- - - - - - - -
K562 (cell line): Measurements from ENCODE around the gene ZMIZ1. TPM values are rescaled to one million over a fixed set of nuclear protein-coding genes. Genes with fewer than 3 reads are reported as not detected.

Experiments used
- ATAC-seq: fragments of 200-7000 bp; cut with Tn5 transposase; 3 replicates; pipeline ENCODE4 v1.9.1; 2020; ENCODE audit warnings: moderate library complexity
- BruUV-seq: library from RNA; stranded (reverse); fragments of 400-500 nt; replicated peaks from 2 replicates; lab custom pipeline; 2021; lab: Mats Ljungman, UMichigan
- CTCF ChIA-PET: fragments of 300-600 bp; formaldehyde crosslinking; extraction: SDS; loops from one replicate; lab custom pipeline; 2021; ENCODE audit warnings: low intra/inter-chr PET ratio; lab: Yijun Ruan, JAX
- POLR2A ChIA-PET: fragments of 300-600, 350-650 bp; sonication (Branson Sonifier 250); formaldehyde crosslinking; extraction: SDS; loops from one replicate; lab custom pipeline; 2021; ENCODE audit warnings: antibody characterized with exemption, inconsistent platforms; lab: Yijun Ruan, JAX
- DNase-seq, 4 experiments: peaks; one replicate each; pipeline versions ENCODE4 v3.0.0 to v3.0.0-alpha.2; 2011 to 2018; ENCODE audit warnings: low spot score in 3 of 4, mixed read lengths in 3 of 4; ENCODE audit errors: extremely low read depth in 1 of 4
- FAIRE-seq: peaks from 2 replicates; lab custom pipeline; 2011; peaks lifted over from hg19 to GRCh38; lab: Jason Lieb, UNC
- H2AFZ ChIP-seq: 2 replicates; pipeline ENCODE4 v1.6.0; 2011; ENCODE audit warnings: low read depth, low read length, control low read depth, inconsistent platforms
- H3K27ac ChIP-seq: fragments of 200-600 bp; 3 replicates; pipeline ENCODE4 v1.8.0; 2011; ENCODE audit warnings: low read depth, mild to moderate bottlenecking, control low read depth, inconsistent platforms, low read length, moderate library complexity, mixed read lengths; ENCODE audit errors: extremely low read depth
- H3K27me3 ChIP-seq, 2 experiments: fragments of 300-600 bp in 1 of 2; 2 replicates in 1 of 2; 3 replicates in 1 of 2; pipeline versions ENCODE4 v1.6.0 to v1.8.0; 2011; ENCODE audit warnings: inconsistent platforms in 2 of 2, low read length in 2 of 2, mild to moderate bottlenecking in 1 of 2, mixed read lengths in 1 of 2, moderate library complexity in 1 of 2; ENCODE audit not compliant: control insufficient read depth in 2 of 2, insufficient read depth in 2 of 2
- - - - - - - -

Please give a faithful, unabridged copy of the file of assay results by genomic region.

K562 (cell line): Measurements from ENCODE around the gene ZMIZ1. TPM values are rescaled to one million over a fixed set of nuclear protein-coding genes. Genes with fewer than 3 reads are reported as not detected.

Experiments used
- ATAC-seq: fragments of 200-7000 bp; cut with Tn5 transposase; 3 replicates; pipeline ENCODE4 v1.9.1; 2020; ENCODE audit warnings: moderate library complexity
- BruUV-seq: library from RNA; stranded (reverse); fragments of 400-500 nt; replicated peaks from 2 replicates; lab custom pipeline; 2021; lab: Mats Ljungman, UMichigan
- CTCF ChIA-PET: fragments of 300-600 bp; formaldehyde crosslinking; extraction: SDS; loops from one replicate; lab custom pipeline; 2021; ENCODE audit warnings: low intra/inter-chr PET ratio; lab: Yijun Ruan, JAX
- POLR2A ChIA-PET: fragments of 300-600, 350-650 bp; sonication (Branson Sonifier 250); formaldehyde crosslinking; extraction: SDS; loops from one replicate; lab custom pipeline; 2021; ENCODE audit warnings: antibody characterized with exemption, inconsistent platforms; lab: Yijun Ruan, JAX
- DNase-seq, 4 experiments: peaks; one replicate each; pipeline versions ENCODE4 v3.0.0 to v3.0.0-alpha.2; 2011 to 2018; ENCODE audit warnings: low spot score in 3 of 4, mixed read lengths in 3 of 4; ENCODE audit errors: extremely low read depth in 1 of 4
- FAIRE-seq: peaks from 2 replicates; lab custom pipeline; 2011; peaks lifted over from hg19 to GRCh38; lab: Jason Lieb, UNC
- H2AFZ ChIP-seq: 2 replicates; pipeline ENCODE4 v1.6.0; 2011; ENCODE audit warnings: low read depth, low read length, control low read depth, inconsistent platforms
- H3K27ac ChIP-seq: fragments of 200-600 bp; 3 replicates; pipeline ENCODE4 v1.8.0; 2011; ENCODE audit warnings: low read depth, mild to moderate bottlenecking, control low read depth, inconsistent platforms, low read length, moderate library complexity, mixed read lengths; ENCODE audit errors: extremely low read depth
- H3K27me3 ChIP-seq, 2 experiments: fragments of 300-600 bp in 1 of 2; 2 replicates in 1 of 2; 3 replicates in 1 of 2; pipeline versions ENCODE4 v1.6.0 to v1.8.0; 2011; ENCODE audit warnings: inconsistent platforms in 2 of 2, low read length in 2 of 2, mild to moderate bottlenecking in 1 of 2, mixed read lengths in 1 of 2, moderate library complexity in 1 of 2; ENCODE audit not compliant: control insufficient read depth in 2 of 2, insufficient read depth in 2 of 2